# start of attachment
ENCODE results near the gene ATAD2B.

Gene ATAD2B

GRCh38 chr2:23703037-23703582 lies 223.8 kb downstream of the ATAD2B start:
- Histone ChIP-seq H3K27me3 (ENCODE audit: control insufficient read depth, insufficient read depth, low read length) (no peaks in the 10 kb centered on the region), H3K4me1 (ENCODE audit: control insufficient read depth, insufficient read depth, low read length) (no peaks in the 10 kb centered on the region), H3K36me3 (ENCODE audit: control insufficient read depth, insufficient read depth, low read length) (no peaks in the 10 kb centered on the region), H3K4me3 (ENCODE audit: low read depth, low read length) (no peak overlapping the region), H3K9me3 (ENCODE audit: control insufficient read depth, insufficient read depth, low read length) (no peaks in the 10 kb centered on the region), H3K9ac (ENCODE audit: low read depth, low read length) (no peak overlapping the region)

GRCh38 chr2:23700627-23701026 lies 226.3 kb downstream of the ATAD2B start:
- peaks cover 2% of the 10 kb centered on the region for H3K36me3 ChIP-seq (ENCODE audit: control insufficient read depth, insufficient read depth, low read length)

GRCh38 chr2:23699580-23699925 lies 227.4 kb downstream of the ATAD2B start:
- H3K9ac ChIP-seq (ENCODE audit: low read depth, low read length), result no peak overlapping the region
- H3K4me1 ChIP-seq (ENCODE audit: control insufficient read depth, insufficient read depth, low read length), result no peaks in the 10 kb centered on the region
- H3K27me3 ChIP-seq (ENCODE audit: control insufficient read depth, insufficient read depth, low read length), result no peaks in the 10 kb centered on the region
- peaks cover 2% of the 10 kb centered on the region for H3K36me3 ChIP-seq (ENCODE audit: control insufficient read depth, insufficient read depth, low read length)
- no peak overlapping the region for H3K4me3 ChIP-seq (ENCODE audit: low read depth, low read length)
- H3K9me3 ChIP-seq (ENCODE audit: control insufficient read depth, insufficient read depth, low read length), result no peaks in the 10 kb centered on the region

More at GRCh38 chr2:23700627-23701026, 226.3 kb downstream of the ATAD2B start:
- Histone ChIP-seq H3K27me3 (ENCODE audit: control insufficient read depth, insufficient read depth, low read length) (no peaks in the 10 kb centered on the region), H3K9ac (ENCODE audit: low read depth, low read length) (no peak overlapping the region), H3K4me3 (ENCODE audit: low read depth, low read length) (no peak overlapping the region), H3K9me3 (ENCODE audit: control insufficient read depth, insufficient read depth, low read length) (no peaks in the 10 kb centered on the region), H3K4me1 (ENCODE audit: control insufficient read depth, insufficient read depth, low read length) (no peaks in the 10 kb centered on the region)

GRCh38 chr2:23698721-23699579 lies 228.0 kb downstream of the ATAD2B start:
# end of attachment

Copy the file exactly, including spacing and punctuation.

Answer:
ENCODE results near the gene ATAD2B.

Gene ATAD2B

GRCh38 chr2:23703037-23703582 lies 223.8 kb downstream of the ATAD2B start:
- Histone ChIP-seq H3K27me3 (ENCODE audit: control insufficient read depth, insufficient read depth, low read length) (no peaks in the 10 kb centered on the region), H3K4me1 (ENCODE audit: control insufficient read depth, insufficient read depth, low read length) (no peaks in the 10 kb centered on the region), H3K36me3 (ENCODE audit: control insufficient read depth, insufficient read depth, low read length) (no peaks in the 10 kb centered on the region), H3K4me3 (ENCODE audit: low read depth, low read length) (no peak overlapping the region), H3K9me3 (ENCODE audit: control insufficient read depth, insufficient read depth, low read length) (no peaks in the 10 kb centered on the region), H3K9ac (ENCODE audit: low read depth, low read length) (no peak overlapping the region)

GRCh38 chr2:23700627-23701026 lies 226.3 kb downstream of the ATAD2B start:
- peaks cover 2% of the 10 kb centered on the region for H3K36me3 ChIP-seq (ENCODE audit: control insufficient read depth, insufficient read depth, low read length)

GRCh38 chr2:23699580-23699925 lies 227.4 kb downstream of the ATAD2B start:
- H3K9ac ChIP-seq (ENCODE audit: low read depth, low read length), result no peak overlapping the region
- H3K4me1 ChIP-seq (ENCODE audit: control insufficient read depth, insufficient read depth, low read length), result no peaks in the 10 kb centered on the region
- H3K27me3 ChIP-seq (ENCODE audit: control insufficient read depth, insufficient read depth, low read length), result no peaks in the 10 kb centered on the region
- peaks cover 2% of the 10 kb centered on the region for H3K36me3 ChIP-seq (ENCODE audit: control insufficient read depth, insufficient read depth, low read length)
- no peak overlapping the region for H3K4me3 ChIP-seq (ENCODE audit: low read depth, low read length)
- H3K9me3 ChIP-seq (ENCODE audit: control insufficient read depth, insufficient read depth, low read length), result no peaks in the 10 kb centered on the region

More at GRCh38 chr2:23700627-23701026, 226.3 kb downstream of the ATAD2B start:
- Histone ChIP-seq H3K27me3 (ENCODE audit: control insufficient read depth, insufficient read depth, low read length) (no peaks in the 10 kb centered on the region), H3K9ac (ENCODE audit: low read depth, low read length) (no peak overlapping the region), H3K4me3 (ENCODE audit: low read depth, low read length) (no peak overlapping the region), H3K9me3 (ENCODE audit: control insufficient read depth, insufficient read depth, low read length) (no peaks in the 10 kb centered on the region), H3K4me1 (ENCODE audit: control insufficient read depth, insufficient read depth, low read length) (no peaks in the 10 kb centered on the region)

GRCh38 chr2:23698721-23699579 lies 228.0 kb downstream of the ATAD2B start: